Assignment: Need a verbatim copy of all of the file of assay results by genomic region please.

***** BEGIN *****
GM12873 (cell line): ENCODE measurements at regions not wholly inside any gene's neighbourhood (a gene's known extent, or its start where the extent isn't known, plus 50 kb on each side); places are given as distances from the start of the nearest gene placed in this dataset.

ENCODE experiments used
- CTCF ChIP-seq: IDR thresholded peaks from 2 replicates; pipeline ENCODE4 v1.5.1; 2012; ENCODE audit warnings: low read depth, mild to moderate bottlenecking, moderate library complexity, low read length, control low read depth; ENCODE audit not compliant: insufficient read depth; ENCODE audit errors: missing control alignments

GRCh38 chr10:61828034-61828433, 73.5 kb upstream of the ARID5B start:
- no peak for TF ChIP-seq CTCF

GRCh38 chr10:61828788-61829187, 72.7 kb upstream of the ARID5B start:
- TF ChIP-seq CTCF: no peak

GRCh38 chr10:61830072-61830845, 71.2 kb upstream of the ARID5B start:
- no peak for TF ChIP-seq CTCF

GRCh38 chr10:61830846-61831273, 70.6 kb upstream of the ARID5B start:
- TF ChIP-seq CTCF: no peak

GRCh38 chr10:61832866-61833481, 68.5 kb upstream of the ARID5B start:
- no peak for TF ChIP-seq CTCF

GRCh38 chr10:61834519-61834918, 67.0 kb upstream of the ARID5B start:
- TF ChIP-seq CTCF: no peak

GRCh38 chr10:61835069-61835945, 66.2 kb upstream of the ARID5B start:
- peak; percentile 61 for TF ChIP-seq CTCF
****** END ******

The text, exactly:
GM12873 (cell line): ENCODE measurements at regions not wholly inside any gene's neighbourhood (a gene's known extent, or its start where the extent isn't known, plus 50 kb on each side); places are given as distances from the start of the nearest gene placed in this dataset.

ENCODE experiments used
- CTCF ChIP-seq: IDR thresholded peaks from 2 replicates; pipeline ENCODE4 v1.5.1; 2012; ENCODE audit warnings: low read depth, mild to moderate bottlenecking, moderate library complexity, low read length, control low read depth; ENCODE audit not compliant: insufficient read depth; ENCODE audit errors: missing control alignments

GRCh38 chr10:61828034-61828433, 73.5 kb upstream of the ARID5B start:
- no peak for TF ChIP-seq CTCF

GRCh38 chr10:61828788-61829187, 72.7 kb upstream of the ARID5B start:
- TF ChIP-seq CTCF: no peak

GRCh38 chr10:61830072-61830845, 71.2 kb upstream of the ARID5B start:
- no peak for TF ChIP-seq CTCF

GRCh38 chr10:61830846-61831273, 70.6 kb upstream of the ARID5B start:
- TF ChIP-seq CTCF: no peak

GRCh38 chr10:61832866-61833481, 68.5 kb upstream of the ARID5B start:
- no peak for TF ChIP-seq CTCF

GRCh38 chr10:61834519-61834918, 67.0 kb upstream of the ARID5B start:
- TF ChIP-seq CTCF: no peak

GRCh38 chr10:61835069-61835945, 66.2 kb upstream of the ARID5B start:
- peak; percentile 61 for TF ChIP-seq CTCF